This may be an interesting year in South Kitsap for those of us who tend to watch what local government entities do.
At the Port of Bremerton, the new commissioner, Larry Stokes, could make a noticeable difference — and it would be none too soon.
Meanwhile, the city of Port Orchard has at least a couple of items to handle that could keep the new mayor, Lary Coppola, busy as he tries to steer them through the government process.
Finally, the South Kitsap School District will be putting together the next maintenance and operations excess levy proposal, so we can watch to see whether the superintendent, Bev Cheney, can summon up a “finishing kick” before retiring.
At December’s meeting, Stokes (not yet in office) and port district Commissioner Bill Mahan engaged in a brief colloquy that indicated Stokes may have a tough row to hoe.
Rather than acknowledge the obvious fact that the port was increasing its property tax levy, Mahan indicated that he doesn’t understand the difference between the tax rate and the amount of dollars collected at that rate.
As noted before in this column, no one can spend a tax rate. Stokes appears to know this, but Mahan does not.
We pay the port in dollars, and the port spends those dollars, so when the number of dollars we must pay goes up, it is a tax increase.
The “levy lid” is the number of dollars the port may collect — for both its current expenses and debt service.
The port district’s ability to issue bonds and levy taxes to pay the debt without voter approval has steadily diminished as the part of its total levy authority used to pay current expenses has grown.
There is not yet any outward indication that the port commissioners noticed this trend, much less understood how it would eventually affect the port’s ability to proceed with anything resembling economic development.
Maybe Stokes can change at least a little by attempting to focus their efforts on economic development rather than uneconomical development.
The city of Port Orchard will probably be looking at one large annexation issue (the McCormick Woods area) and ought to be looking at another (the Bethel Corridor project).
If the residents of the area in and near McCormick Woods move forward with a petition and then vote to approve annexation, Port Orchard would have done something unusual – annexed residential property and taken on the burden of providing services to the residents.
More typical is the annexation of revenue-producing commercial and retail property, but the Bethel Corridor project is less likely to be done in the way it is planned if Port Orchard doesn’t agree to leave that area outside the city limits for a number of years.
With a binding agreement between the city and county regarding future annexation of the Bethel Corridor, some of the cost of improving Bethel Road to accommodate development might be paid with our existing county road taxes.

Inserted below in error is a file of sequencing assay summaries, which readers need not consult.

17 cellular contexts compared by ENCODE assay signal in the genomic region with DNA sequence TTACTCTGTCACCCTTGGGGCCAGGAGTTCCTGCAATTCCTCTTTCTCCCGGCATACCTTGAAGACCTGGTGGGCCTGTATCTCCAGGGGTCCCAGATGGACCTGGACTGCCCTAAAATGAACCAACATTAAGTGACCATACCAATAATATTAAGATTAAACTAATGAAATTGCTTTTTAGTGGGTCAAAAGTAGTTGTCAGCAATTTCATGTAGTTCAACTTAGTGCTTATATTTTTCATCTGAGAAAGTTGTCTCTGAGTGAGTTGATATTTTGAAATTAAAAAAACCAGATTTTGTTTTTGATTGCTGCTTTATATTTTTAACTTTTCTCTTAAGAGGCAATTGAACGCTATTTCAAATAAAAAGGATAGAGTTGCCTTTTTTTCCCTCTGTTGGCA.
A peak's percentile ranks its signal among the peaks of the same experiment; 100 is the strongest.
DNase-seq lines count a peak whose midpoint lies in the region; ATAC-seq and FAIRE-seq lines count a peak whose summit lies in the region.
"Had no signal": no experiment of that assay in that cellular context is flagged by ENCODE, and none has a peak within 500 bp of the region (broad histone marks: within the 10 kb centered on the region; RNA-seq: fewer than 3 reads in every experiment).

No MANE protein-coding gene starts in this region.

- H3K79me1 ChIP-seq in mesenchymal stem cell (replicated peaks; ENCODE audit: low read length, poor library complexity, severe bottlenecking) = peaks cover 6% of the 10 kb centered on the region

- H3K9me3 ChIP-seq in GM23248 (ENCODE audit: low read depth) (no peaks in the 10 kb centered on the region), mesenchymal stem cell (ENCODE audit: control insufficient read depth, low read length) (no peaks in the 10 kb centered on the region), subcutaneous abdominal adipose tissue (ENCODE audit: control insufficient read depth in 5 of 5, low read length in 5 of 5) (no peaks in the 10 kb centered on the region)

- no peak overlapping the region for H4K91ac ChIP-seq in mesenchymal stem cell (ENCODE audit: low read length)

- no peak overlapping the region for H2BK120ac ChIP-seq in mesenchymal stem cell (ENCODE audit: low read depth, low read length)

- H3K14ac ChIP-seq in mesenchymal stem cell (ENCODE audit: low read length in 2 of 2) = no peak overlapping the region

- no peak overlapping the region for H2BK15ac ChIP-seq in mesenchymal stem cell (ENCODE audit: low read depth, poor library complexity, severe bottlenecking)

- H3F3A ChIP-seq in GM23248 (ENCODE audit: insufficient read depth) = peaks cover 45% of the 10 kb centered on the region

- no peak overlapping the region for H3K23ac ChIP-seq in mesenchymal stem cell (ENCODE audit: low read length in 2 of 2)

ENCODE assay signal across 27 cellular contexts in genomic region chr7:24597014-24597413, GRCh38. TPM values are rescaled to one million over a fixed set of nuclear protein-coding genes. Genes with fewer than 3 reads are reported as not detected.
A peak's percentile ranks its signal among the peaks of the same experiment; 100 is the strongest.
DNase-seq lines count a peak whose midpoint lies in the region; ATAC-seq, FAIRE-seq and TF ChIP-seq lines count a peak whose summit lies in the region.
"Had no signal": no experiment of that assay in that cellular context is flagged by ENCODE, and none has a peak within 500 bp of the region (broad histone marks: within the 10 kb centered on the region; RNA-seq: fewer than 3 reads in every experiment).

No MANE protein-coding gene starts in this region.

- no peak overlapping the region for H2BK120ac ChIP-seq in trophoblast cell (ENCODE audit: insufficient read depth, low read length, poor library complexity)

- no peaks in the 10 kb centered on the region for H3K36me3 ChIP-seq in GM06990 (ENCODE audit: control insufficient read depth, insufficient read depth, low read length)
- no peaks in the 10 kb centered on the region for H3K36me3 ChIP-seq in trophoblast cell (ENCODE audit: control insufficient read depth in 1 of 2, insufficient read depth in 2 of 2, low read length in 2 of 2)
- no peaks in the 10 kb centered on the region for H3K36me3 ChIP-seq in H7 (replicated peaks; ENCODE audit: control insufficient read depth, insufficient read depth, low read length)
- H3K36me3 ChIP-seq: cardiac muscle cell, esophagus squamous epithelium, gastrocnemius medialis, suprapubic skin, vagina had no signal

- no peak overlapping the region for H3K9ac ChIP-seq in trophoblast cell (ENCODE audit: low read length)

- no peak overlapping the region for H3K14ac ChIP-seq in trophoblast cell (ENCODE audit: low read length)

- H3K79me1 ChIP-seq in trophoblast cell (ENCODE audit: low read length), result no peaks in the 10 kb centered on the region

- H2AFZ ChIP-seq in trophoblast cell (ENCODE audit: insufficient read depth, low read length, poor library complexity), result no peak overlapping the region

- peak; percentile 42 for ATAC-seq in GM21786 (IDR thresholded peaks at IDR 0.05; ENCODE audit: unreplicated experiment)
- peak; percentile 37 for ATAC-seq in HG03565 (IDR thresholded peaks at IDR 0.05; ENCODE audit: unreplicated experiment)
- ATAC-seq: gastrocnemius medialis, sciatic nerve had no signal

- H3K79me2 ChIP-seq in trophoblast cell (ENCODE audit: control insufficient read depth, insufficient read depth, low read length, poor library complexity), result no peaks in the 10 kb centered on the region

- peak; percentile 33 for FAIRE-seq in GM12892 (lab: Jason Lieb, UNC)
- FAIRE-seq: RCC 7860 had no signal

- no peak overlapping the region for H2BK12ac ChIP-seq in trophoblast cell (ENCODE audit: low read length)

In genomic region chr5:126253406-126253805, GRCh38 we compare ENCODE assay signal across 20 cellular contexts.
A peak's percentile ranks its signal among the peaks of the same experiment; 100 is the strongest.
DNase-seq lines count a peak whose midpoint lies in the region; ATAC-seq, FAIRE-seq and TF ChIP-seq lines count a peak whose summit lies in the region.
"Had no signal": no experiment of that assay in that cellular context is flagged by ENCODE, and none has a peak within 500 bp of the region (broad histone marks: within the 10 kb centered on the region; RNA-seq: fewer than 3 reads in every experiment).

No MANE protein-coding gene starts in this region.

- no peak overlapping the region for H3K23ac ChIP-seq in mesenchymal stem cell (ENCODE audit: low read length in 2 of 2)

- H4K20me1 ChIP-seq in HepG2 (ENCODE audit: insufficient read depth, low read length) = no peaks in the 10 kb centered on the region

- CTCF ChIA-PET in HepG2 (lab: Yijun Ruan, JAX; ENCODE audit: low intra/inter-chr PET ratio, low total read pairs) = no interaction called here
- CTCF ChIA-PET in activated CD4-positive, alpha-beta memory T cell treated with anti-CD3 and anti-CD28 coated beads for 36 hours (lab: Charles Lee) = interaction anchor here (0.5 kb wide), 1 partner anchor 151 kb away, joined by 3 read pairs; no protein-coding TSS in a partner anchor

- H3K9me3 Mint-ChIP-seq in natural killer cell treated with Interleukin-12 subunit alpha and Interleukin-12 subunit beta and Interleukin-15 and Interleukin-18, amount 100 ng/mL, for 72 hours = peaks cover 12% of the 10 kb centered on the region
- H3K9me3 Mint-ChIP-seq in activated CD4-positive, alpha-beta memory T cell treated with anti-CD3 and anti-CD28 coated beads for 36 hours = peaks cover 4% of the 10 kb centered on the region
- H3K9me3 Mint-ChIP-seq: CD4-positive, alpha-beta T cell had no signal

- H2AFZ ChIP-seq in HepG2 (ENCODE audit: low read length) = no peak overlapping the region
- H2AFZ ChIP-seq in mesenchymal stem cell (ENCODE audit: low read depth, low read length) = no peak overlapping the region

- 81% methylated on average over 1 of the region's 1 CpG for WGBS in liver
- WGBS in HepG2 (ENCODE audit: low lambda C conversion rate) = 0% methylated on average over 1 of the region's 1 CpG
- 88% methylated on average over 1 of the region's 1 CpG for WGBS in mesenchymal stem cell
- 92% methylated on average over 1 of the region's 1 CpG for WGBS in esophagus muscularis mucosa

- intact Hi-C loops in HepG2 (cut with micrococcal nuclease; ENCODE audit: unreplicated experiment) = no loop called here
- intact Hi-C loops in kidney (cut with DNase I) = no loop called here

Without an agreement, more than half the cost would have to be paid by new voter-approved taxes.
Developing a retail and commercial center along Bethel Road seems like a good way to complement development already occurring on the other side of State Route 16 – and might make the old part of town along Bay Street commercially viable by attracting more people to the vicinity.
For people who like to use the word “vision,” fitting Bethel Road into the picture ought to be considered, and the annexation stumbling block ought to be removed.
The South Kitsap School District will need to put a proposition on the ballot early in 2009 to obtain voter approval of a new maintenance and operations levy, which means the board of directors must decide how much to propose before the end of this year.
Voters approved the first four-year M&O levy in 2001 on the first ballot, and the second in 2005 — again on the first ballot.
In 2009, there will be no need to gain the approval of 60 percent of voters as had been the case in 2001 and 2005. Only a simple majority will be needed.
Considering the recent track record and the new simple majority requirement, it may be easy to get complacent, but that would be a mistake.
Some might be tempted to go for broke and propose the maximum allowable levy amount, but that may also be a mistake.
The amounts voters are asked to approve have to be justified, and it takes a lot of work to project the funding needs of the school district several years into the future and then explain what the money is for.
As the work proceeds, the people who will be voting on the proposition and then paying the levy need to pay attention.
Don’t wait until the ballots arrive in the mail to begin wondering whether the school district really needs the money.
Robert Meadows is a Port Orchard resident.